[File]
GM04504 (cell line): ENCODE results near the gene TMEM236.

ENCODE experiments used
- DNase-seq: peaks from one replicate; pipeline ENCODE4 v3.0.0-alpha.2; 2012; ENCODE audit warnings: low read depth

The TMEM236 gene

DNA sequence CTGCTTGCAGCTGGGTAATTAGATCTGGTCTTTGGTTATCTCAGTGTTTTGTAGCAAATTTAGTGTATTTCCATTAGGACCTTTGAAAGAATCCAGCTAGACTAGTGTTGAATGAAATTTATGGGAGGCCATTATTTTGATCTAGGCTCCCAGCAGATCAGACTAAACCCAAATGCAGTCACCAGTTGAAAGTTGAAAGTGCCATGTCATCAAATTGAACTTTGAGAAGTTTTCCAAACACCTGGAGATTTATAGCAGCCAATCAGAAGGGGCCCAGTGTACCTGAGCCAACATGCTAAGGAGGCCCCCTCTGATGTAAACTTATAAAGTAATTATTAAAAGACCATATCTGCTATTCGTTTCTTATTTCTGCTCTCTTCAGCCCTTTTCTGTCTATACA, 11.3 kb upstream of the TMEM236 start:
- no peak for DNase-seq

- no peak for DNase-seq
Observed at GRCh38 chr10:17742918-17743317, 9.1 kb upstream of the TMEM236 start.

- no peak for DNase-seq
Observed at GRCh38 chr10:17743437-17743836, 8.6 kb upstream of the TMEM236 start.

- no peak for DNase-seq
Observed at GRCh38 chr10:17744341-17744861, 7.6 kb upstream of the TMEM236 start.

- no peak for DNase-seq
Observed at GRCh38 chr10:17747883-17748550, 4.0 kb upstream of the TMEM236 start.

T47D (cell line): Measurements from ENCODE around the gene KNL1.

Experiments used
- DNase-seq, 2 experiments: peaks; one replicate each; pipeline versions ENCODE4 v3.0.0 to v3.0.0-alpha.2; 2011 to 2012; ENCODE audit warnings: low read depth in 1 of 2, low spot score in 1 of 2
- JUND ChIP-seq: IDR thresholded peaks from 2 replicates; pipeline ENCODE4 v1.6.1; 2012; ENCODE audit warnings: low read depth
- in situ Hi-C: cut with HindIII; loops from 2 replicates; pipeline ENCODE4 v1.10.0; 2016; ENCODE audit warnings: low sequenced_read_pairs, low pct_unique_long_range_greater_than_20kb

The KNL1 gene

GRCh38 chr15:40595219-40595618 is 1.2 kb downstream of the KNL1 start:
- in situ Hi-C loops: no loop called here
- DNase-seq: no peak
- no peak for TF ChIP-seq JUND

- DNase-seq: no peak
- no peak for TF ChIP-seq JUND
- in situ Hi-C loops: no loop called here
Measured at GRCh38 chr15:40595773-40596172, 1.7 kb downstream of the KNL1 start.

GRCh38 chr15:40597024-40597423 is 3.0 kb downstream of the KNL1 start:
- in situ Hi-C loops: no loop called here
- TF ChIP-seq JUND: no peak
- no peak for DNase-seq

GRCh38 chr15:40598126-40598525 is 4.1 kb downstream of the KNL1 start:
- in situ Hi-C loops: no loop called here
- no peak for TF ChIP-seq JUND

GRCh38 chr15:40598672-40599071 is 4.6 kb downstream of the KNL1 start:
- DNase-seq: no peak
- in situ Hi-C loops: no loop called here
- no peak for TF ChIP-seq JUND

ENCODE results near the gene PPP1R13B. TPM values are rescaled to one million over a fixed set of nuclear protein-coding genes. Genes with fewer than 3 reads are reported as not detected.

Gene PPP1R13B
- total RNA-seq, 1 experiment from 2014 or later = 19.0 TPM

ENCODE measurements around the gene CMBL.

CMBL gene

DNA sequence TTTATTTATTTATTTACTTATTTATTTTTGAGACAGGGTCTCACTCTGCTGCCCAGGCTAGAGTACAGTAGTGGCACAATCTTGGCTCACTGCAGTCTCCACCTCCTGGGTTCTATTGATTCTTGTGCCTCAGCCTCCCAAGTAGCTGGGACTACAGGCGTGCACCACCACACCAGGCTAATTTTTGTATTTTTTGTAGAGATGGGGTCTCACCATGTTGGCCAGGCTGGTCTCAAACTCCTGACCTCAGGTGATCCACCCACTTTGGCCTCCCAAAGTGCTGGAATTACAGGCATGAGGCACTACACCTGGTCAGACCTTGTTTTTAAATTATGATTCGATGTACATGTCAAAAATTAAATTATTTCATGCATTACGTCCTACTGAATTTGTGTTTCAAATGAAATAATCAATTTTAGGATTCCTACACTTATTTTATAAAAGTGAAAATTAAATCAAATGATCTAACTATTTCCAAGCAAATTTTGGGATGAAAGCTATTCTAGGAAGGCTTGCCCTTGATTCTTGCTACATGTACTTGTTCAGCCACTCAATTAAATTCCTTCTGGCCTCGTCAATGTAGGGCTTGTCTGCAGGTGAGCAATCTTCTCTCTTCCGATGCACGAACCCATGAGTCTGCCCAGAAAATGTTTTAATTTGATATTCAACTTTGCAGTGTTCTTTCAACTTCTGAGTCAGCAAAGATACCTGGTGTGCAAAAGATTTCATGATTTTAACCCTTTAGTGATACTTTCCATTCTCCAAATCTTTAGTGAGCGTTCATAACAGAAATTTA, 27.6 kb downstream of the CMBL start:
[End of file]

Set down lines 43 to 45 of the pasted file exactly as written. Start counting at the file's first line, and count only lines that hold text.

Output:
ENCODE measurements around the gene CMBL.

CMBL gene

DNA sequence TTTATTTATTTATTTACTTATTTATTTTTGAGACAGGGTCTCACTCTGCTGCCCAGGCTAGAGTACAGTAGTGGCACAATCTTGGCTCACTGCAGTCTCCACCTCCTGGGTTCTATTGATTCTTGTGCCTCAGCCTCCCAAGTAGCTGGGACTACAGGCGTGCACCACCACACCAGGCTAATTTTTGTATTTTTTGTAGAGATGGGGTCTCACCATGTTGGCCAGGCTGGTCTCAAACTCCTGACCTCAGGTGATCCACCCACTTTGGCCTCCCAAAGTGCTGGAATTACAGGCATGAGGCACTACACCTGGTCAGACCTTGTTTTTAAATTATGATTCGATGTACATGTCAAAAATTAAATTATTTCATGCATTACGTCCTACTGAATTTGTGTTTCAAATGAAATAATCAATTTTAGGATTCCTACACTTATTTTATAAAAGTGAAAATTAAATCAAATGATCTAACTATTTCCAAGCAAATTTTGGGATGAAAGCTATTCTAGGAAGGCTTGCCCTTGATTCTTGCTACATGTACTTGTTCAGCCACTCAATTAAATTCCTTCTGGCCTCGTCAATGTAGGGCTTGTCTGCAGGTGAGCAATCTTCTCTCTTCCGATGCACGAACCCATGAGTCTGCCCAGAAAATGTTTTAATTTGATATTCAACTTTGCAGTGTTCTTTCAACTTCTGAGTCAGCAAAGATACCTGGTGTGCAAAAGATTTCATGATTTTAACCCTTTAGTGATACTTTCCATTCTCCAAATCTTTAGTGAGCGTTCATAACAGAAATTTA, 27.6 kb downstream of the CMBL start: